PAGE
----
I wrote the following after witnessing the almost-death of my grandmother. It was a situation that aroused so many different emotions at once, and although I wrestled with the decisions made, my grandmother did live a few more years after this incident.
“Nurse, something isn’t right. I think she stopped breathing.” My voice didn’t sound like my own as I said these scary words. It was distant and strangely calm, which didn’t match the panic that was quickly taking over inside.
“Ok, I’ll be right there,” she answered, also rather calm. I turned and walked quickly back to my grandmother’s room, my heart in my throat, remembering the paperwork we had signed making DNR official.
Moments earlier, the nurse had given my grandmother a dose of oxycodone to ease the tremendous amount of pain she was in, while we waited for her regular pain meds to be delivered from the hospital. My grandmother is allergic to a large list of pain medicines, including morphine, but her pain was so intense after being moved into hospice that my mother and I decided we couldn’t wait for the delivery. Unfortunately, our desire to ease her suffering clouded our judgment and we didn’t even think whether oxycodone would send her into anaphylactic shock.
After the shot, my mom squeezed my grandmother’s hand while she groaned and writhed in pain. Her eyes were closed and she rocked her head from side to side, her mouth twisted in agony. I stood at the foot of the bed, silent and helpless, praying for the shot to work soon. I had never seen my grandmother show pain before. When it comes to suffering, she is very stoic, rarely showing any discomfort, so each groan of pain pulled at my heartstrings. My grandfather stood next to the bed, stroking her hair. At one point, she turned her head towards him, opened her eyes and said “Get me out of here!”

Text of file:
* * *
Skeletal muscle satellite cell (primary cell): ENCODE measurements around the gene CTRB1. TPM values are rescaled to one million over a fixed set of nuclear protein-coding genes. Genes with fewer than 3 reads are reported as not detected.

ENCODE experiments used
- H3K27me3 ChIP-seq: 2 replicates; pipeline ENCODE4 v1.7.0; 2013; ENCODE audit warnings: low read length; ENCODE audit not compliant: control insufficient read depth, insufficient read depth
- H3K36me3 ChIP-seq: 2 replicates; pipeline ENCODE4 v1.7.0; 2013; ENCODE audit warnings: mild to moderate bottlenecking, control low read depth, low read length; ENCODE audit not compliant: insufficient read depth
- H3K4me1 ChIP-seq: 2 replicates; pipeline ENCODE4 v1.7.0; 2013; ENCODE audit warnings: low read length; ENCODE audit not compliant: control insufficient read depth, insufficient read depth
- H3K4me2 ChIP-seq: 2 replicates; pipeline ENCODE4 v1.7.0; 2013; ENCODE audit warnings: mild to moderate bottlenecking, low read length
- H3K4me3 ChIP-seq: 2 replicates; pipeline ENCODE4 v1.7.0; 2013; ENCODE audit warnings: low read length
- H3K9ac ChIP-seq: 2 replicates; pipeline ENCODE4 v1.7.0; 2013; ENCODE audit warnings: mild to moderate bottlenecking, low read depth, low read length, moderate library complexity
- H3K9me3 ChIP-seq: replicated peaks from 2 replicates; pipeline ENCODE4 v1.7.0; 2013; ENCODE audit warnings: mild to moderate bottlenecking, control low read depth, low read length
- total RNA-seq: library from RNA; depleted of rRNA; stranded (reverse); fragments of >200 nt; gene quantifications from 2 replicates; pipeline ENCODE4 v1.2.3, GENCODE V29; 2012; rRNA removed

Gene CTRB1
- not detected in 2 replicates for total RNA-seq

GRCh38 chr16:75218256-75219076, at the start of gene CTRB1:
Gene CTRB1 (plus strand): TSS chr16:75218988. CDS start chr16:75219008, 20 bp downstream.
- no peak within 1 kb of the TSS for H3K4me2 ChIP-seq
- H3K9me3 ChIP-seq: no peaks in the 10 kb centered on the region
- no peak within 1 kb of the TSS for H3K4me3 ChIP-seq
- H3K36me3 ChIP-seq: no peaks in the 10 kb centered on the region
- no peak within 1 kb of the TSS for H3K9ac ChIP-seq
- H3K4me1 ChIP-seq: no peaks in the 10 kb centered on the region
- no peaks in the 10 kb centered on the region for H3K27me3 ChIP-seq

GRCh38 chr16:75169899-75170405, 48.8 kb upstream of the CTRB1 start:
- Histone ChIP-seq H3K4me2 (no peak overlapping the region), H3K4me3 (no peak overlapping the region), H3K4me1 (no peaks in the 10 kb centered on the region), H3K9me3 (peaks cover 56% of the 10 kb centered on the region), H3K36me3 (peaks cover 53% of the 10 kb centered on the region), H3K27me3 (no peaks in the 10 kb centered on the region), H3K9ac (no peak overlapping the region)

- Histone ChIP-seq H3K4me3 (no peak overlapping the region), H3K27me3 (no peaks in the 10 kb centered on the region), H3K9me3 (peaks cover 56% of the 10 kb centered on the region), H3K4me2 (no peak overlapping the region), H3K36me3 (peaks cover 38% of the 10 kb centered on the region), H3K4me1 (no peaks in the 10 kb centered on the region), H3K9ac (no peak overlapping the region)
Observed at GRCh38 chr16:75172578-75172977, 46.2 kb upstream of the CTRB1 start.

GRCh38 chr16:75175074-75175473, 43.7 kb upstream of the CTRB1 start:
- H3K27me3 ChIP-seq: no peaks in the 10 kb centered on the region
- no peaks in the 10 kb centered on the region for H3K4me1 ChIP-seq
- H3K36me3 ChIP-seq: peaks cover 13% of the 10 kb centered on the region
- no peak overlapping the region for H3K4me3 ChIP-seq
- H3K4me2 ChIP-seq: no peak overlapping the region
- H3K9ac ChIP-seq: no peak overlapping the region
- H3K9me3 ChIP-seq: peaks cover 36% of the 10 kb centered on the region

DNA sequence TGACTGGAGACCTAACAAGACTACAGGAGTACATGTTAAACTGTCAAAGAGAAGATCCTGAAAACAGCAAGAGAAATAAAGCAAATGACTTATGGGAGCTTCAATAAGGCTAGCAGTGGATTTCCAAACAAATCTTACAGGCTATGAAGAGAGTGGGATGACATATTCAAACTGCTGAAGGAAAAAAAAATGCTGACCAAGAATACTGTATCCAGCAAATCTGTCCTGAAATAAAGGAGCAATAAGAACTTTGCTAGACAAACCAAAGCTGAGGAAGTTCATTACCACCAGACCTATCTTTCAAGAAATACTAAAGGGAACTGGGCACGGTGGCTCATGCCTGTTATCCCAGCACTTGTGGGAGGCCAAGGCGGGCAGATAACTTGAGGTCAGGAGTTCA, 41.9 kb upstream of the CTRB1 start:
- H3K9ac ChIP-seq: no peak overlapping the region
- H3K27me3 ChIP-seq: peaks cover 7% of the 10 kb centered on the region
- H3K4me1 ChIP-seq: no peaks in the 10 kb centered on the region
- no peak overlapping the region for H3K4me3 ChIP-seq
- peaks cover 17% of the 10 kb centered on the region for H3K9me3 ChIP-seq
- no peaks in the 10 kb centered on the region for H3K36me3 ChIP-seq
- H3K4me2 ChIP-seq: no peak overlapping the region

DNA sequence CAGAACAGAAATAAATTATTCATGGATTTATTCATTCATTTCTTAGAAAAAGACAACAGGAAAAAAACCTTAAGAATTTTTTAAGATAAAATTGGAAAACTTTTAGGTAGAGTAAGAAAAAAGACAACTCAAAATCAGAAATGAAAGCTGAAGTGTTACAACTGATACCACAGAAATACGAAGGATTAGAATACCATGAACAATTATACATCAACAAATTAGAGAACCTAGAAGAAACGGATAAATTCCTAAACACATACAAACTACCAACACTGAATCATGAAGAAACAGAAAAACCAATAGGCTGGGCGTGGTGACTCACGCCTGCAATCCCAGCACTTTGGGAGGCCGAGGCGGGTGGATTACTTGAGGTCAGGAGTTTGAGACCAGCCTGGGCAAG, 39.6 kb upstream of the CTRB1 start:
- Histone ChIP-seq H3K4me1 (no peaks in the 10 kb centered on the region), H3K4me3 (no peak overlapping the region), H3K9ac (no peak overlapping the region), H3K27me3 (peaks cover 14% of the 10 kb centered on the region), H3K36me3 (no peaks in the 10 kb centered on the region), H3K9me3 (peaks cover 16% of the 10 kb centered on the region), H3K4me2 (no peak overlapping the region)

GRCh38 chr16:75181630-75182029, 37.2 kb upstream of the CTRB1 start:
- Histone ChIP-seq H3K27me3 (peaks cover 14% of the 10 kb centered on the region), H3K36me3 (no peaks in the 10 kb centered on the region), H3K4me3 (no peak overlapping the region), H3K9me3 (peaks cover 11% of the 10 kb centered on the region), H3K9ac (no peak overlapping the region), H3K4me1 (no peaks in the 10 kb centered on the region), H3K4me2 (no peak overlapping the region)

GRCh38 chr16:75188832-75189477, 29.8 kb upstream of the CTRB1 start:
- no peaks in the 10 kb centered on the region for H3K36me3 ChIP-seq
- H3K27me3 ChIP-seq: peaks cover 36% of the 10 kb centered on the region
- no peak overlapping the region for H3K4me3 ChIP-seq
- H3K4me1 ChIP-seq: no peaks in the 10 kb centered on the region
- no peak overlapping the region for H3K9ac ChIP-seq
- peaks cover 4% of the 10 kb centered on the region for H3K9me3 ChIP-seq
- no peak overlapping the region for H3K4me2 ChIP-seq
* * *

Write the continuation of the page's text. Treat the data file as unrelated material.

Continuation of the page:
“Why?” he asked, eyes wide. “You’ll be ok here. This is a nice place.” He continued stroking her hair. I felt like throwing up.
Slowly, my grandma stopped groaning and drifted off to sleep. We all looked at each other with a sigh of relief. “Let’s give her time to rest. She’s had a long day,” my mom said. “Let’s come back in the morning when she feels better.” She stood up and grabbed her coat.
I nodded but kept watching my grandma. She appeared to be snoring but I noticed that the snores were getting farther and farther apart. “Is she ok?” I asked. My mom turned and looked at her. My grandmother’s face turned an ashy gray and her lips drained of all color.
“Mom? Mom, are you ok?” My mom took my grandma’s hand and began to rub it vigorously. My grandma took a breath, a sharp, snorting breath, and stopped. My mom rubbed harder. My grandfather walked over to the bed and said “I think I can still see her heart beating.” An eternity seemed to pass as I stood, frozen in confusion and shock that I may see my grandmother die in front of me.
She took another short breath and stopped again. Then the smell hit us. My grandmother’s bowels had released, and my mom and I both looked at each other. “I need to get someone,” I said.
“I think you better,” she said as she started slapping my grandma’s wrist. “Come on Mom, take a breath,” she commanded. I turned and, in what felt like slow-motion, made my way to the nurse’s station.